Whispering Gallery Resonator Spans an Octave
White-light resonators are resonant across a broad, continuous swath of frequencies — perhaps as much as an octave — but still retain a high quality factor, or Q, at all of the resonant frequencies. Recently, scientists at California Institute of Technology’s Jet Propulsion Laboratory in Pasadena designed and demonstrated a white-light resonator based on a whispering gallery resonator. They developed the resonator with two primary applications in mind: cavity ringdown spectroscopy and electro-optic modulation.
A whispering gallery resonator, named after the acoustic effect that sometimes occurs in domed buildings, guides light by total internal reflection around the circumference of a circular optical structure. It can be relatively small, at hundreds of microns in diameter, and can have a Q on the order of 1010 or higher.
In cavity ringdown spectroscopy, the concentration of a substance is measured by placing it inside a resonator and injecting an optical pulse, with a wavelength absorbed by the substance, into the resonator. The concentration of the substance can be calculated from the time it takes the pulse to “ring down” as it circulates inside the resonator. One problem with the technique is that the resonant frequency of the resonator must correspond to the absorption frequency of the substance. This problem disappears with a white-light resonator.
One technique commonly employed in the past to overcome this problem is to inject the pulse so that it couples to a great many transverse and longitudinal modes of a nonconfocal resonator. The many modes overlap and result in a “whitened” spectrum, but the breadth of the spectrum is nonetheless limited by the typical nanometer reflectivity width of the dielectric resonator mirrors. The reflecting mechanism in a whispering gallery resonator, however, is total internal reflection, which is not wavelength-dependent.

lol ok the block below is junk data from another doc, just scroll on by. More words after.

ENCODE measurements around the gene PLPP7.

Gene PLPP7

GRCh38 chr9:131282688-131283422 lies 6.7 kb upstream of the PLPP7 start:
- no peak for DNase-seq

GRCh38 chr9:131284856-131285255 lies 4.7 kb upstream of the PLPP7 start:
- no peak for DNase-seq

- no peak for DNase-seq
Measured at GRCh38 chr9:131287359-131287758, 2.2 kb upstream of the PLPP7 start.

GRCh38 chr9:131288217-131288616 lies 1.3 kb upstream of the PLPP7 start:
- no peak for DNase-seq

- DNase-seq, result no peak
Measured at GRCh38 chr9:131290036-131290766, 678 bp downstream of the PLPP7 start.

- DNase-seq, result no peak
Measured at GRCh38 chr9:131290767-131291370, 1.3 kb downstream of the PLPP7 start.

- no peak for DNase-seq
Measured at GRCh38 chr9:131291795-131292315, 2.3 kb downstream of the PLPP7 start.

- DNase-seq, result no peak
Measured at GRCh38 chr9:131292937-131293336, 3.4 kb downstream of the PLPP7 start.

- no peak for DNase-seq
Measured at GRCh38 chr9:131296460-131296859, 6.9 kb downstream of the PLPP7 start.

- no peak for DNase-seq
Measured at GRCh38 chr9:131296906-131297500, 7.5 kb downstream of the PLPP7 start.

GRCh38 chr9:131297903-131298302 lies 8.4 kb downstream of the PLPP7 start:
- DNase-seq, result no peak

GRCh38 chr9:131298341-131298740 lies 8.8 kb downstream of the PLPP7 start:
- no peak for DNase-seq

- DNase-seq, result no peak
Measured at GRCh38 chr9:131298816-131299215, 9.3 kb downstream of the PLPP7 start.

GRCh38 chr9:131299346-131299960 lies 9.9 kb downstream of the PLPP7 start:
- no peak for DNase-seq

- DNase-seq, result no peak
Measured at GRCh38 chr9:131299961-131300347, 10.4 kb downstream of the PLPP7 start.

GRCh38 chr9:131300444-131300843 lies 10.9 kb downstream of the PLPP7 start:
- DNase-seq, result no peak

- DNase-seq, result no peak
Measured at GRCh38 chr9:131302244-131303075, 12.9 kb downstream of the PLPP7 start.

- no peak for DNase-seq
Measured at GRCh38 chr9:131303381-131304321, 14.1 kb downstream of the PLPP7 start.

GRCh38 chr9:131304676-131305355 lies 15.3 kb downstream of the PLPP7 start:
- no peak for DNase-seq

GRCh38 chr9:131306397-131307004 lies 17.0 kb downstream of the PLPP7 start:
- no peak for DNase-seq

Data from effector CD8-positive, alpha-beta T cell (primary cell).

Figure 1. By coupling light obliquely into the 5-mm-diameter, 500-μm-thick CaF2 disk, the scientists excited many overlapping whispering cavity modes.
The scientists fabricated a 500-μm-thick, 5-mm-diameter whispering gallery resonator from optical quality CaF2 (Figure 1). The thickness is crucial because it provides many angular degrees of freedom for light to propagate around the circumference with a slight tilt relative to the top of the resonator. There is a family of modes at any given tilt angle, each mode corresponding to an integral number of wavelengths around the circumference at that angle. The result is an extremely dense spectrum of modes, with neighboring modes separated from one another by less than their spectral width — in other words, a white-light spectrum (Figure 2).
Figure 2. The spectrum of the white-light resonator was flat at 780 and 1320 nm. ©OSA.
To show that their resonator’s spectrum spanned a full octave, the researchers measured its ringdown time with light from three lasers: a frequency-doubled Nd:YAG at 532 nm from Oz Optics Ltd. of Ottawa, a diode laser at 780 nm from New Focus Inc. of San Jose, Calif., and an Nd:YAG at 1320 nm from the former Lightwave Electronics. The measured ringdown time of tens of nanoseconds varied by less than 50 percent across the spectrum and corresponded to a cavity Q of ~108.
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